Those living with anxiety and those living with people who have anxiety need support. Coping with anxiety yourself or for someone else who is important to you can be terrible.
The biggest gift that you can give people living with an anxiety disorder is support.
Anxiety disorders are the most treatable but most misunderstood of Mental Illnesses. Additionally, anxiety disorders are on the rise. This is not surprising, given the state of affairs of the world we currently live in.
The terror threats, the rise of post-traumatic stress disorder (PTSD), and the increased academic demands on children today are a few of the biggest reasons for the increase of anxiety disorders in adults and children.
The truth is that those who have anxiety disorders and those close to them are more often blamed and judged. This is the polar opposite of what they need.
Let me let you in on a little secret. The biggest mistake most people make that prohibits them from effectively supporting those with anxiety, is that they think they must understand what the people living with anxiety are going through.
The truth is support does not require understanding; support requires a lack of blame or judgment.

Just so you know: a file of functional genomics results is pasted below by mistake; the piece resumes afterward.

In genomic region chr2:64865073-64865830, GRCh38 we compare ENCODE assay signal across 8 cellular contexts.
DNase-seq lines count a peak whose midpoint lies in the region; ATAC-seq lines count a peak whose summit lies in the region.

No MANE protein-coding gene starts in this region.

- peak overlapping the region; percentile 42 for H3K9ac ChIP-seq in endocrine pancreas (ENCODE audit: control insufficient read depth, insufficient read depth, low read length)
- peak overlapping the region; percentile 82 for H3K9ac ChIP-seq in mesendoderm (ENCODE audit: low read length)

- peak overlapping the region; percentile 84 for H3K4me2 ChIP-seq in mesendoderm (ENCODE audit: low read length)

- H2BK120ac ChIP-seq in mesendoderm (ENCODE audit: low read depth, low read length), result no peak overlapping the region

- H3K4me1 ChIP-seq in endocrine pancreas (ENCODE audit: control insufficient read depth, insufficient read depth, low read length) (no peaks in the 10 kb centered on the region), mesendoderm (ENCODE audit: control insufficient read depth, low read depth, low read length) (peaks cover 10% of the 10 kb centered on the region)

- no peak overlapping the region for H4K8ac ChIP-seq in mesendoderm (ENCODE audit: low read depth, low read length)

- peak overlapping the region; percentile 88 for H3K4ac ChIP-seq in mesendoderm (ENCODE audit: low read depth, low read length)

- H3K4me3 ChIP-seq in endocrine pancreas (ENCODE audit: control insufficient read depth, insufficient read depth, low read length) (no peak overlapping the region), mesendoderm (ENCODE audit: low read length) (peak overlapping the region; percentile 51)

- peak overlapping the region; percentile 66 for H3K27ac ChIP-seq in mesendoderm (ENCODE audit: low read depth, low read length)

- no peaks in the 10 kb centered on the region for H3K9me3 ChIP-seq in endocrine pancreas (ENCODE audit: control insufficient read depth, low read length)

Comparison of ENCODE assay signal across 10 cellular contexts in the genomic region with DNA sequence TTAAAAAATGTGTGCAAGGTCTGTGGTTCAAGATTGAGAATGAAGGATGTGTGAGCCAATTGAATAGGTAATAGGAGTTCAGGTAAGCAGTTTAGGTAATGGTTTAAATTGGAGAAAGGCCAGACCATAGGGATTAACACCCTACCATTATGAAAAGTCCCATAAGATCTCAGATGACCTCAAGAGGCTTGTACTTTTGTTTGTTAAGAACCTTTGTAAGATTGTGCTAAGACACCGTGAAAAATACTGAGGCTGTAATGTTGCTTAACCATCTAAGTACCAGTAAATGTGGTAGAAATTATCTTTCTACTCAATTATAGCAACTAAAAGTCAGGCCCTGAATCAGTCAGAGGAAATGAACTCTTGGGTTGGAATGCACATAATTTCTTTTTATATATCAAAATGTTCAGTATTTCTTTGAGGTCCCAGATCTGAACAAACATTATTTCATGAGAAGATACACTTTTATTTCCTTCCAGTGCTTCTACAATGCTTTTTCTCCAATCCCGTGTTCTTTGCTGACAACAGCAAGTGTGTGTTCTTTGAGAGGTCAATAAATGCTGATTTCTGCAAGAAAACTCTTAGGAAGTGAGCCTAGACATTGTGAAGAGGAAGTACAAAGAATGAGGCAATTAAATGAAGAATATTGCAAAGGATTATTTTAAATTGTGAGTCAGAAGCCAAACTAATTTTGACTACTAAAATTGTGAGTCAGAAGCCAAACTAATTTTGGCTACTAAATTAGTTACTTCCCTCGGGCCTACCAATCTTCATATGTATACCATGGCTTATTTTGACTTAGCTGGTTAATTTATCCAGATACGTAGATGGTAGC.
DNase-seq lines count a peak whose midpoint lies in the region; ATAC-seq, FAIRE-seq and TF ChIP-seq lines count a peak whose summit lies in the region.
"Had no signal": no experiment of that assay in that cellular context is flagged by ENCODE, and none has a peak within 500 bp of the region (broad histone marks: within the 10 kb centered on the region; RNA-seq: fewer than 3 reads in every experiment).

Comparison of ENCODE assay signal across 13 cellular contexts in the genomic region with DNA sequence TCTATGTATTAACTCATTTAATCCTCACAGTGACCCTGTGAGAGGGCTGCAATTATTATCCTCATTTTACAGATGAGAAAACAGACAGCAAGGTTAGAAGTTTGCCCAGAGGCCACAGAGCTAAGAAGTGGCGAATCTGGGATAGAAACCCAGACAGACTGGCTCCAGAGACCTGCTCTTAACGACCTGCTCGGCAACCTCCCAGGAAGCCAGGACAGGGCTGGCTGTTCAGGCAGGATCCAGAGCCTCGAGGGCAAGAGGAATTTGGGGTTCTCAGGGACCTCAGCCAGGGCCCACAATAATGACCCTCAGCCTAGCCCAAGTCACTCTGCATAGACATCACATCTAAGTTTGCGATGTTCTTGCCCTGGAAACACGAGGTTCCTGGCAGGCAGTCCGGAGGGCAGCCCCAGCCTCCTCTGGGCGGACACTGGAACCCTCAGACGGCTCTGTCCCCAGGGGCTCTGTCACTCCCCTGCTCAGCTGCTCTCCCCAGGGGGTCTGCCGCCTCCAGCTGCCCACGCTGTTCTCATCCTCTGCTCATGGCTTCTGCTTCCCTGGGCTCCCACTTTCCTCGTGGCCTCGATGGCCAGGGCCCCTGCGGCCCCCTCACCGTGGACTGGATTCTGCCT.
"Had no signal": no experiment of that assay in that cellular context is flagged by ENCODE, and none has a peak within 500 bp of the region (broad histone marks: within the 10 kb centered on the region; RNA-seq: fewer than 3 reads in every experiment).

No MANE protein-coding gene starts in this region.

Anxiety disorders are tough to cope with and manage for both those affected by the anxiety and those close to the people living with the disorder.
The best way you can support somebody living with anxiety is to ask them what they need and to let them know you are there for them unconditionally. Additionally, remember an anxiety disorder is a real medical diagnosis just like high blood pressure or diabetes. People with anxiety, do not do it to themselves. Anxiety makes people feel miserable, and if they could, they would do anything to change it.
Another way you could adequately support someone coping with anxiety is to listen, and to try genuinely to hear things from their perspective. Again, you don’t have to understand their perspective; you just have to validate and appreciate their point of view.
The best way to support those helping others with an anxiety disorder is also not to blame or judge, but rather listen. Let them vent to you, and then provide unconditional support. Understand that if they could do anything to change the situation, they would do it. It’s frustrating to watch a loved one be in pain and to know there is not much you can do if anything to fix it or make the pain go away.
Remind those living with anxiety and their loved ones, that this is not their fault. Allow them to have a safe place to fall, and a safe place to turn to. Do not shame them into feeling like they have to hide or handle this on their own. Let them know that they are not in this alone. The worst part of dealing with an anxiety disorder is the feeling of loneliness.
Remember this: to support does not mean you need to understand. To support means to ask what is required, and then doing your very best to provide that.